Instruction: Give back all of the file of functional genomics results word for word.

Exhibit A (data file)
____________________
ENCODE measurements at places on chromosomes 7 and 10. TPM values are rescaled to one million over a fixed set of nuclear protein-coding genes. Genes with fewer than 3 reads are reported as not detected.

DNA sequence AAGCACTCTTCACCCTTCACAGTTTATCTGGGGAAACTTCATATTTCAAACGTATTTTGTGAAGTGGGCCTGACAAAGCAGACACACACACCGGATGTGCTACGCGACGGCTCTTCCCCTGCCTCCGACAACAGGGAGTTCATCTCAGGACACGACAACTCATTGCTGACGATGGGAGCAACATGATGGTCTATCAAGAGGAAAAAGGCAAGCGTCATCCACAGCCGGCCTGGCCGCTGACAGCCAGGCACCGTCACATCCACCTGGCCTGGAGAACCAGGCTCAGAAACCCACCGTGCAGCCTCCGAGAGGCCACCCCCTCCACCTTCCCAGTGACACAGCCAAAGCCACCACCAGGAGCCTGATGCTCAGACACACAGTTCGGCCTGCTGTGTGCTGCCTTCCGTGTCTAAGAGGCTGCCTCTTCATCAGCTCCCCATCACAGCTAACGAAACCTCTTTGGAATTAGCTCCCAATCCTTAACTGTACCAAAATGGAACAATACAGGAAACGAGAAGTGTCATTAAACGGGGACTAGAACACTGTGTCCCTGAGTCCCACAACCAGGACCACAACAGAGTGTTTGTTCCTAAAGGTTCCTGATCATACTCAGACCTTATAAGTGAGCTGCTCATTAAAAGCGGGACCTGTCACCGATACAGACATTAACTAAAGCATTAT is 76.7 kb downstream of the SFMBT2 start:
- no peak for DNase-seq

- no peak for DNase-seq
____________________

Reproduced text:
ENCODE measurements at places on chromosomes 7 and 10. TPM values are rescaled to one million over a fixed set of nuclear protein-coding genes. Genes with fewer than 3 reads are reported as not detected.

DNA sequence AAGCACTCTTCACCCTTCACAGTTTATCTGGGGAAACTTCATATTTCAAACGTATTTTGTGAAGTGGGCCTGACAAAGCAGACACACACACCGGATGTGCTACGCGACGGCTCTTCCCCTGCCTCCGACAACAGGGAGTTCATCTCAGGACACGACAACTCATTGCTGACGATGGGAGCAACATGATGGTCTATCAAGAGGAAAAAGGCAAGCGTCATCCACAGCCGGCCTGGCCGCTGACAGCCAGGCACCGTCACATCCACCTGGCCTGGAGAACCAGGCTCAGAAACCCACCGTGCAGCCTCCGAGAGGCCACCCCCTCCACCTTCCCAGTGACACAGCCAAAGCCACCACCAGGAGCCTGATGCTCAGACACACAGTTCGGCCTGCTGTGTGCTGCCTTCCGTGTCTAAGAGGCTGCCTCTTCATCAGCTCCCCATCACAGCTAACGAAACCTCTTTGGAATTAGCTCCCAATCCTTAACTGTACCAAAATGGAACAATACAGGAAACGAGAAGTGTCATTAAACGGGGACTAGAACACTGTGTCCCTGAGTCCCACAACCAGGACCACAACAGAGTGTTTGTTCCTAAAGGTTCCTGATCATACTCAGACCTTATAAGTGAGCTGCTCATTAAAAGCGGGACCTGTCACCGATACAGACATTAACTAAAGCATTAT is 76.7 kb downstream of the SFMBT2 start:
- no peak for DNase-seq

- no peak for DNase-seq